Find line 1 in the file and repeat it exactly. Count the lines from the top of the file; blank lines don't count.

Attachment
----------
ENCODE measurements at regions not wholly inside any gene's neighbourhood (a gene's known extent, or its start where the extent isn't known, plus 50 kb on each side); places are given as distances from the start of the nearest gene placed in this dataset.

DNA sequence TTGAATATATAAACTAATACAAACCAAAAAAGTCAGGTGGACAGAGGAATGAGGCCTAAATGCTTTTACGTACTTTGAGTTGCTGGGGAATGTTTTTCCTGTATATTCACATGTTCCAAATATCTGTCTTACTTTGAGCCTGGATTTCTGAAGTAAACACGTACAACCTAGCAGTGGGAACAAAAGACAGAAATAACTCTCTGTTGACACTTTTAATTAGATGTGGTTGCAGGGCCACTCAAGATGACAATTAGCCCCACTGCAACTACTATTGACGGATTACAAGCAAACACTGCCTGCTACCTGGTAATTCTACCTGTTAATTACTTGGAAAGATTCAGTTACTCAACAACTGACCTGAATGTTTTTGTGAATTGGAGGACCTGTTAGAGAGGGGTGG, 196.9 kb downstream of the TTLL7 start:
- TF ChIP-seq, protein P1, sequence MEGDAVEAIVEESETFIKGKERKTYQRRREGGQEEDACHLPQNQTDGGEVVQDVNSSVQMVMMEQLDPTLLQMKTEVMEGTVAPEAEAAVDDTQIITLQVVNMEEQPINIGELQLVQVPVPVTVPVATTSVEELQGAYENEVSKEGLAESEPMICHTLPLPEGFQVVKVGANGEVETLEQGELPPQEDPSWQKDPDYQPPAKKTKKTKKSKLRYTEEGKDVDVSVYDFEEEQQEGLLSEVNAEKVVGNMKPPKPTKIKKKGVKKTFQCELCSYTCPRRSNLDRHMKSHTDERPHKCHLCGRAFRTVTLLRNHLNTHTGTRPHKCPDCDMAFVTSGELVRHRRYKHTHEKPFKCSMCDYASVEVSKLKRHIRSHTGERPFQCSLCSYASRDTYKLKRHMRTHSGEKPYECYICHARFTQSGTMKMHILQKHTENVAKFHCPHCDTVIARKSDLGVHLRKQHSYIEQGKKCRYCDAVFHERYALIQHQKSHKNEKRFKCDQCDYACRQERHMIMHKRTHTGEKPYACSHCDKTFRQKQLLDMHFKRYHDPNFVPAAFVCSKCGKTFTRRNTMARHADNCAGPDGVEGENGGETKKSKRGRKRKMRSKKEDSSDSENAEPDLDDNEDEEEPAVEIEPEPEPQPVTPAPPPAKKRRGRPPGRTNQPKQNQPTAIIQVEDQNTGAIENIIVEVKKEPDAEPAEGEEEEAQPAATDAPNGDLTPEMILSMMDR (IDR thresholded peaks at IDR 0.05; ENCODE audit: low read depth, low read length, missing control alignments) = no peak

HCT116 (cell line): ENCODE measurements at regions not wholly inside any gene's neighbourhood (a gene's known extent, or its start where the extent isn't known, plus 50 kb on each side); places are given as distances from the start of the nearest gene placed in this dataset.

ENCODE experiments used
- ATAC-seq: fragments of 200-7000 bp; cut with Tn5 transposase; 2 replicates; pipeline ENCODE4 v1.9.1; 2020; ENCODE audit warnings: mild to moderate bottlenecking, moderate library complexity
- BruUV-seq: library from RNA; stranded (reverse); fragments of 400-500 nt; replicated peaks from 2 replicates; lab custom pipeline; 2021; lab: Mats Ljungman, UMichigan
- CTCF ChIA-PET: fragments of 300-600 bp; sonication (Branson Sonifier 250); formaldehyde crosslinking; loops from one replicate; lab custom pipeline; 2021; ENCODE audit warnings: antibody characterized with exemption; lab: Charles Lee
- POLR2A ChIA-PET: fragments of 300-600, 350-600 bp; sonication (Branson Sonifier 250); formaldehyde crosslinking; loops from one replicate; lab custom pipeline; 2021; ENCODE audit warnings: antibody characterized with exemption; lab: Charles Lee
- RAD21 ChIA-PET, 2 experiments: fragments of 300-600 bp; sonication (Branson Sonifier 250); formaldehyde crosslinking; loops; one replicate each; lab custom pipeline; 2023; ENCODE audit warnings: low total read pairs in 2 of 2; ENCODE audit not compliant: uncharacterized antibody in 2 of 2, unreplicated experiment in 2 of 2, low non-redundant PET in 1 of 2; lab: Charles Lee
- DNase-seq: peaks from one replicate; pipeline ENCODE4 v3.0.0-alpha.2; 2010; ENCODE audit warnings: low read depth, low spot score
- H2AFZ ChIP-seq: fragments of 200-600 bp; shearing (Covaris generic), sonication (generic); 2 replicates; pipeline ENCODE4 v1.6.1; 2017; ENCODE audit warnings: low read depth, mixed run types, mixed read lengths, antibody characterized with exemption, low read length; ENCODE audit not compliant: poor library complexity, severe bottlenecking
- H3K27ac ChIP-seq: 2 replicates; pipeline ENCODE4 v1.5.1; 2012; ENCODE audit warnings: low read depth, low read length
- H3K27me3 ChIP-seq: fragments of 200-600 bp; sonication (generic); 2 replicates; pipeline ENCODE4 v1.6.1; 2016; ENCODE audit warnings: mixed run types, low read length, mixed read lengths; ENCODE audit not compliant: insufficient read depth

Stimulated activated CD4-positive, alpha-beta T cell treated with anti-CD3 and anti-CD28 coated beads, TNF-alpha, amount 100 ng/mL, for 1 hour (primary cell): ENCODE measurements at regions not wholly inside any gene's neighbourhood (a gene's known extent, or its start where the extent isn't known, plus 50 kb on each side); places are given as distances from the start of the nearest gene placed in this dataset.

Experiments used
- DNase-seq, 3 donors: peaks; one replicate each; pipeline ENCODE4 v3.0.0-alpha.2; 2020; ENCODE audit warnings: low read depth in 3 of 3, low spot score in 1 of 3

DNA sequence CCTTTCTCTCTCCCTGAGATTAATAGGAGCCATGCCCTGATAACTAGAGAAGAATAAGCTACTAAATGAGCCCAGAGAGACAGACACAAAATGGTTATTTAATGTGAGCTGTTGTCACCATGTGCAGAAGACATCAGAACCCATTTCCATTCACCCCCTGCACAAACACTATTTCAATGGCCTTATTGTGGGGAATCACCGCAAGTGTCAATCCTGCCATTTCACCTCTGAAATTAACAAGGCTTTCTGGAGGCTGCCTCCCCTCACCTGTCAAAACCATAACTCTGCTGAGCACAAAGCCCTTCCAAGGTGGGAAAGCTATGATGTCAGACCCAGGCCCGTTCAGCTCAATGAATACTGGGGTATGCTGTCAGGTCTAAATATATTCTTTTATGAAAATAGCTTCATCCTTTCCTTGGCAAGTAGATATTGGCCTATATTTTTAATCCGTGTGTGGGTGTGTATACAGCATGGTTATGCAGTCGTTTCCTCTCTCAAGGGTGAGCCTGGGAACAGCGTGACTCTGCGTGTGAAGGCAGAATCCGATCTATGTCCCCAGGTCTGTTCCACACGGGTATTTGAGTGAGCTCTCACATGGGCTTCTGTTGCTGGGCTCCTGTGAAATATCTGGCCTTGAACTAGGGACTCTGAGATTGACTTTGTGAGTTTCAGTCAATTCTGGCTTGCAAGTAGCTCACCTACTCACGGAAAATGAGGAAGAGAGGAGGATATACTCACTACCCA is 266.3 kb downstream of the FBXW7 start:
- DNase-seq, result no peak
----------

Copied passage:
ENCODE measurements at regions not wholly inside any gene's neighbourhood (a gene's known extent, or its start where the extent isn't known, plus 50 kb on each side); places are given as distances from the start of the nearest gene placed in this dataset.